It's not exactly free from the Interex Contributed Library (and what ever happened to those programs, anyway, since the Interex bankruptcy?) but the txt2pdf toolset works nicely to make this conversion. Even in its most advanced version it's under $1,000, at last glance. Bob McGregor reports as much.

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Why moving on quick is good for the future

Change can be scary, costly for customers. Software vendors hate it — until it opens up their markets. In our Weekend Edition podcast, (3MB MP3 file), I talk for six minutes about how options and imagination – those are essential to staying ready for the future, changing fast enough to make a difference.

Customers are considering where to go from their cozy 3000 world. A lot has changed in systems since they last made such a choice. You have to be sure your vendor — or the platform provider for your new system — has the commitment to follow through on change. In a couple of instances, HP's management couldn't, um, manage this for the 3000.

Try not to worry about whether the vendor is leaving some software vendors behind. Those that have the legs to maintain the pace, they will keep up. It's a lot more serious when your vendor cannot, or will not, keep up with what the market needs from a system.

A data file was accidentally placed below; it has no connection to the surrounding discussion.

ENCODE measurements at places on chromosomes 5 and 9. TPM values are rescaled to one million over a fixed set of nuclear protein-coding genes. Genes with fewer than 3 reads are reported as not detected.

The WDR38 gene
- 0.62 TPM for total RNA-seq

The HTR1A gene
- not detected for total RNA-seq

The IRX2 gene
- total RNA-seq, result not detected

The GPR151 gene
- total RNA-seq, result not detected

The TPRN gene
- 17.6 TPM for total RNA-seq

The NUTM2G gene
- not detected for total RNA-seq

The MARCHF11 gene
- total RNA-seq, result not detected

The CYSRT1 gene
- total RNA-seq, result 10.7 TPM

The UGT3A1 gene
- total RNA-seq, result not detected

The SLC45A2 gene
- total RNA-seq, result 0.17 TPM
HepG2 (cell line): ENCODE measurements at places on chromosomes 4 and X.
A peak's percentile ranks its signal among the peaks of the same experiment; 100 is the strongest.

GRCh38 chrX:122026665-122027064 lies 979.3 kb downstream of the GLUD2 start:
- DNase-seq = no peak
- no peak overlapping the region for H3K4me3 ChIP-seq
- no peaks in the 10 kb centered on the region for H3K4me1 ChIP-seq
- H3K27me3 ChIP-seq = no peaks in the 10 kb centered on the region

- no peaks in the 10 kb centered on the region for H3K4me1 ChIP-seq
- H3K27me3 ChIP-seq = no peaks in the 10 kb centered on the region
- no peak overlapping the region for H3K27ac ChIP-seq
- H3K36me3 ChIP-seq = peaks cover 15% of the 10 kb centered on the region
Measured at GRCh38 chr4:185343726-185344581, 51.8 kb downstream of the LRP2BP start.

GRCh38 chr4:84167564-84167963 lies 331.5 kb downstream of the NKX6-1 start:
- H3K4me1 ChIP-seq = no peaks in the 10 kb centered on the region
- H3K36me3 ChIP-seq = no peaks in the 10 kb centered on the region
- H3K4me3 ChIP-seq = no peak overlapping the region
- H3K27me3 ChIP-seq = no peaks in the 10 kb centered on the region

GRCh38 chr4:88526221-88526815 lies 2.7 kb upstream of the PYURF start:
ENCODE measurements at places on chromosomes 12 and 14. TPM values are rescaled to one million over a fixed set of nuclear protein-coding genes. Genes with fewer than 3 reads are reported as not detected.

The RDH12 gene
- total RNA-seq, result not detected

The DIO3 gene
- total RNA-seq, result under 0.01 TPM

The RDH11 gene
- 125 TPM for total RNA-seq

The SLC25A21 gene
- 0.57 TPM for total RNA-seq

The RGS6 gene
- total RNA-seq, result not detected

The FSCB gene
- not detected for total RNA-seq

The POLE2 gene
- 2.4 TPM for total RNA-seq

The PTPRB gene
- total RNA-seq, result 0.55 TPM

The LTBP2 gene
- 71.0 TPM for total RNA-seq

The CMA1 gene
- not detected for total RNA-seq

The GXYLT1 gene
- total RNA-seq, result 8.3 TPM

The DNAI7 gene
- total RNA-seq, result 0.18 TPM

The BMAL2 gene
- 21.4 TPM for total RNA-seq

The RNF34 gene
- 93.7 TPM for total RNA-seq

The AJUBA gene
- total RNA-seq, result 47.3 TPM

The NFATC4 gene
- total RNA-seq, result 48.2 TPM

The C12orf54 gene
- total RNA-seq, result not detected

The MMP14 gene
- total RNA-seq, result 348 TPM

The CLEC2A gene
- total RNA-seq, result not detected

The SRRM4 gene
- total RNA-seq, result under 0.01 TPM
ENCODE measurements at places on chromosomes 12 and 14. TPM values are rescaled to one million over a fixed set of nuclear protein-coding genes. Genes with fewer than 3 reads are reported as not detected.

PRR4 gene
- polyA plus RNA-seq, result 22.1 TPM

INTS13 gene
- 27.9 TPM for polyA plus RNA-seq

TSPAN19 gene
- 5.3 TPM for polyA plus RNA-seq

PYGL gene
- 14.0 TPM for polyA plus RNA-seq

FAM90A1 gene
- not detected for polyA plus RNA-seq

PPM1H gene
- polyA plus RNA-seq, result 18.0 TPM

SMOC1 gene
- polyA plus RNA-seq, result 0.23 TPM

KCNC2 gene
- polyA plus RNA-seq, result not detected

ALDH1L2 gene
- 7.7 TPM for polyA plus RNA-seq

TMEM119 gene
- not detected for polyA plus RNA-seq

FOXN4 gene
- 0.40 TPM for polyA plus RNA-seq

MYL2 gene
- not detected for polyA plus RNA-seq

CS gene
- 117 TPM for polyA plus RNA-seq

What $7 might have cost in 1993

A few days back we took note of an HP 3000 Series 987 server selling this week for $7 on auction. (It's gotten exactly one bid since it went up at Lemons Auctioneers; the auction ends in about a week.) I scratched around our offices to dig up the HP original announcement of the /150 version of this server, just to see how much this kind of system used to cost.

Bottom line: A customer would've paid $138,320 for this RX version in October of 1993, which included a whopping 64MB of memory, a 100-user MPE/iX license a full 1GB of disk. Even at the usual 10-20 percent discount, this was easily a $120,000 system when outfitted for real use.

Armed with the numbers, I calculated the discount, in the event this system sells for under $10. Figure a savings of more than 99.99 percent on this unit. (I had to reach for an HP product even older than this Series 987 — my HP 14-B calculator, circa 1989, and still working with its original set of batteries — to figure the result to beyond five decimal places.) Only the cost of shipping and power makes this anything less than a steal, compared to its original asking price.

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Independent MPE Ed options are en route

Since HP is stepping out of the HP 3000 education business, a third-party team with several decades of experience in MPE training is ramping up its first offerings this spring. These days, getting people to attend in-person training is getting to be the exception which proves the rule: online, Web-based training.